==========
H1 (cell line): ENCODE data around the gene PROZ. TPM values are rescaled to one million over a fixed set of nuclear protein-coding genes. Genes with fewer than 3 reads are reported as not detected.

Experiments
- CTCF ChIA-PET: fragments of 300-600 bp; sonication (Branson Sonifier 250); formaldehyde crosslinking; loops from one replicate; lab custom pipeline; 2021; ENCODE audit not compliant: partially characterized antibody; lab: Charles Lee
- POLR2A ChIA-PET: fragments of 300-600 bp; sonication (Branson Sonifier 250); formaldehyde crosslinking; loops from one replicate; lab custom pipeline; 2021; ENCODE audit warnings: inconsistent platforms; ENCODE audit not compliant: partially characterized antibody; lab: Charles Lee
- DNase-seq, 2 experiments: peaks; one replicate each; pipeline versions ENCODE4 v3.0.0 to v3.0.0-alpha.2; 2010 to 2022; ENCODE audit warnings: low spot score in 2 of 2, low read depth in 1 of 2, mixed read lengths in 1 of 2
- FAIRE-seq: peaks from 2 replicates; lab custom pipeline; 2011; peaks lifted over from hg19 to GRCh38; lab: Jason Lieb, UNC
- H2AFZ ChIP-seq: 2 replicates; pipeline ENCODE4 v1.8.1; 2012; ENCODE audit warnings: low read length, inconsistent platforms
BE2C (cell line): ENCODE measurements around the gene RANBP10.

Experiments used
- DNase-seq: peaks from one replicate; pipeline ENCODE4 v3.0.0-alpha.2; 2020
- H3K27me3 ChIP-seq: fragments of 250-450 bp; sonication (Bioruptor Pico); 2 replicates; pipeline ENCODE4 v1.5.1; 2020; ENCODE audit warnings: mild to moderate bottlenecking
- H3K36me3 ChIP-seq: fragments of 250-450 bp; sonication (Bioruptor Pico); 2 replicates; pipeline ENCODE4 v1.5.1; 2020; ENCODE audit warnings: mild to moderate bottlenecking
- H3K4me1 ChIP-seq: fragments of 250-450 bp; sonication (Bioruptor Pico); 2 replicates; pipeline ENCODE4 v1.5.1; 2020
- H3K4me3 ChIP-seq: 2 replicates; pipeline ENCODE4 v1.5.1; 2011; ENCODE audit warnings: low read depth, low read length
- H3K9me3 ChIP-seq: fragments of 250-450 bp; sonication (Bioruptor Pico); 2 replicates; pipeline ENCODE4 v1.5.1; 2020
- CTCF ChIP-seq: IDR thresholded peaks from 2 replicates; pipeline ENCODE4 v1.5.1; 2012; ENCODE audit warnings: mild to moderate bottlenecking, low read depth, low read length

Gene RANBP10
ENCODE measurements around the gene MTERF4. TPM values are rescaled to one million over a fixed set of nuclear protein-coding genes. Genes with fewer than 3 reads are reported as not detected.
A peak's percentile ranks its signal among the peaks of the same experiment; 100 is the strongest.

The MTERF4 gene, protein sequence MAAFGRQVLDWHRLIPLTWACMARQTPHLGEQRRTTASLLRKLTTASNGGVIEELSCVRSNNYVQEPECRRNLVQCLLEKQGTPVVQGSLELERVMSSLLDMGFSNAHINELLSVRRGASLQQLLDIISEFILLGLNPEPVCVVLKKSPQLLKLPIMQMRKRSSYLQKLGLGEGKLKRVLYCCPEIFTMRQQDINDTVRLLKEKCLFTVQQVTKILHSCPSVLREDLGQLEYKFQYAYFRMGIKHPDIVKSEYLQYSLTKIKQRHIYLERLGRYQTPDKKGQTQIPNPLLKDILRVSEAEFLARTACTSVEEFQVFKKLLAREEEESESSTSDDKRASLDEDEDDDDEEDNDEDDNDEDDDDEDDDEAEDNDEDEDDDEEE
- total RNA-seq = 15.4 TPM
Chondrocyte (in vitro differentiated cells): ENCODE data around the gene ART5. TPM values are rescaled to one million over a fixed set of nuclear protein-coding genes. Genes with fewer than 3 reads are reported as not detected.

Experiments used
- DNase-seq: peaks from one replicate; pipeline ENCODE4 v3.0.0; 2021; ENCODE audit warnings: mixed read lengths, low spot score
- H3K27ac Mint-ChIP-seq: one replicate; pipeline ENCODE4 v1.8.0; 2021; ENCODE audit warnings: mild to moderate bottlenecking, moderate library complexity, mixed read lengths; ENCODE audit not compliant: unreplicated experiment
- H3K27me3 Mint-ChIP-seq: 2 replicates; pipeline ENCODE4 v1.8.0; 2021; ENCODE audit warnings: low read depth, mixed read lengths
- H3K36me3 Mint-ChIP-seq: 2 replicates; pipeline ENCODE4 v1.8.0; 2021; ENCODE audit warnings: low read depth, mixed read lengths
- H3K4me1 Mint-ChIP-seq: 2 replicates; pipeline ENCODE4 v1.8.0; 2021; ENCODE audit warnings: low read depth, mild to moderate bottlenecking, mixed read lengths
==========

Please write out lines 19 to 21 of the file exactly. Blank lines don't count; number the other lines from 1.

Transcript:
A peak's percentile ranks its signal among the peaks of the same experiment; 100 is the strongest.

The MTERF4 gene, protein sequence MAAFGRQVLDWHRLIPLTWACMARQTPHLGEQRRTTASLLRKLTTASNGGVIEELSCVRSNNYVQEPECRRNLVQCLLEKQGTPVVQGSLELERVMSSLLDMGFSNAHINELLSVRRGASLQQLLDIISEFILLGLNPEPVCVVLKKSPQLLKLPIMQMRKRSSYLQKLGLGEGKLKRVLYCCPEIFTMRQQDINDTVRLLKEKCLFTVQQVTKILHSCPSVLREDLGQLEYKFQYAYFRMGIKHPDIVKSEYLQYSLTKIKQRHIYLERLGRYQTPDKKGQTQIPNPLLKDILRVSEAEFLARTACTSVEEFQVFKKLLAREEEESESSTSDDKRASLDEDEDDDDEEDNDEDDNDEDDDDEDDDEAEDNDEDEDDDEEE
- total RNA-seq = 15.4 TPM